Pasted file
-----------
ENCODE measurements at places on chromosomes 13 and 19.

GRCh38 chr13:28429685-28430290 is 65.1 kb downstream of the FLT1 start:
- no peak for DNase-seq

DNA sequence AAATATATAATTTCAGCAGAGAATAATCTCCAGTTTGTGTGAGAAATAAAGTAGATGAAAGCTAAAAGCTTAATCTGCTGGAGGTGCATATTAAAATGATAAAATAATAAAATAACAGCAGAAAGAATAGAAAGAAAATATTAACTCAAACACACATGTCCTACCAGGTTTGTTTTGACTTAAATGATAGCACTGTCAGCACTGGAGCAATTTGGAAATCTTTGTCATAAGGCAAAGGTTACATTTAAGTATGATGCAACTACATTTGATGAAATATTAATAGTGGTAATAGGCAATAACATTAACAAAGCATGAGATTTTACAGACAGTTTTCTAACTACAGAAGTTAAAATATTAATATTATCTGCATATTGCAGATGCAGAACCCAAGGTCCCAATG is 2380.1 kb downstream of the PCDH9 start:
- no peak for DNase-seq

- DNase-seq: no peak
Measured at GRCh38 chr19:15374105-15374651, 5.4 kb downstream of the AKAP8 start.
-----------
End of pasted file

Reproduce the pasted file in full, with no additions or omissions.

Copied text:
ENCODE measurements at places on chromosomes 13 and 19.

GRCh38 chr13:28429685-28430290 is 65.1 kb downstream of the FLT1 start:
- no peak for DNase-seq

DNA sequence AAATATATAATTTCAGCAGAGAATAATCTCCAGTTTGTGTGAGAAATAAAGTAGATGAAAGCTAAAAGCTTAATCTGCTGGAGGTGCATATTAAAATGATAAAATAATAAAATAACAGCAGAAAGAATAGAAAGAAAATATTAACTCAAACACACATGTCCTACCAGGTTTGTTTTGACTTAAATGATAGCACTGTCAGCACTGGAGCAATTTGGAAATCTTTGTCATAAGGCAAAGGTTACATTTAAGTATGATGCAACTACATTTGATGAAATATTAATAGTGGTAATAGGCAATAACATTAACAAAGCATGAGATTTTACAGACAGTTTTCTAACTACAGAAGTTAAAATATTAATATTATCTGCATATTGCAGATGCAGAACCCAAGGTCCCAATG is 2380.1 kb downstream of the PCDH9 start:
- no peak for DNase-seq

- DNase-seq: no peak
Measured at GRCh38 chr19:15374105-15374651, 5.4 kb downstream of the AKAP8 start.